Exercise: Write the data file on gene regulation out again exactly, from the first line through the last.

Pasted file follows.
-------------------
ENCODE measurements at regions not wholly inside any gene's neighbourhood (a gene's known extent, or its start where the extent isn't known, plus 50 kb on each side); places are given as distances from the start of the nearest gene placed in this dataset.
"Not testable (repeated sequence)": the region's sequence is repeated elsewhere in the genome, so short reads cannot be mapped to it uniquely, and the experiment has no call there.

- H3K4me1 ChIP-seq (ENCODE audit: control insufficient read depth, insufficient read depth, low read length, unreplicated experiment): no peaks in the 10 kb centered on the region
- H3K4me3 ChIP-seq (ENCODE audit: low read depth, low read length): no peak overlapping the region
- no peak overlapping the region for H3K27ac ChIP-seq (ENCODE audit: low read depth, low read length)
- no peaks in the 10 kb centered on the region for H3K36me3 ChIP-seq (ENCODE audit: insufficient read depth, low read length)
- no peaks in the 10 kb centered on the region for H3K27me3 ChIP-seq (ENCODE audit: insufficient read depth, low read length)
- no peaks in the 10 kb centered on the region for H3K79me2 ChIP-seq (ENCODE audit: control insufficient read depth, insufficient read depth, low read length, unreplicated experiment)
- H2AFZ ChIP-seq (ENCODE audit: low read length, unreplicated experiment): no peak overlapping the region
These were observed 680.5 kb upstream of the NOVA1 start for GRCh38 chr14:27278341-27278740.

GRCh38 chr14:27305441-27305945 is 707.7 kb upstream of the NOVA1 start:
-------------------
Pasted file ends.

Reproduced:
ENCODE measurements at regions not wholly inside any gene's neighbourhood (a gene's known extent, or its start where the extent isn't known, plus 50 kb on each side); places are given as distances from the start of the nearest gene placed in this dataset.
"Not testable (repeated sequence)": the region's sequence is repeated elsewhere in the genome, so short reads cannot be mapped to it uniquely, and the experiment has no call there.

- H3K4me1 ChIP-seq (ENCODE audit: control insufficient read depth, insufficient read depth, low read length, unreplicated experiment): no peaks in the 10 kb centered on the region
- H3K4me3 ChIP-seq (ENCODE audit: low read depth, low read length): no peak overlapping the region
- no peak overlapping the region for H3K27ac ChIP-seq (ENCODE audit: low read depth, low read length)
- no peaks in the 10 kb centered on the region for H3K36me3 ChIP-seq (ENCODE audit: insufficient read depth, low read length)
- no peaks in the 10 kb centered on the region for H3K27me3 ChIP-seq (ENCODE audit: insufficient read depth, low read length)
- no peaks in the 10 kb centered on the region for H3K79me2 ChIP-seq (ENCODE audit: control insufficient read depth, insufficient read depth, low read length, unreplicated experiment)
- H2AFZ ChIP-seq (ENCODE audit: low read length, unreplicated experiment): no peak overlapping the region
These were observed 680.5 kb upstream of the NOVA1 start for GRCh38 chr14:27278341-27278740.

GRCh38 chr14:27305441-27305945 is 707.7 kb upstream of the NOVA1 start: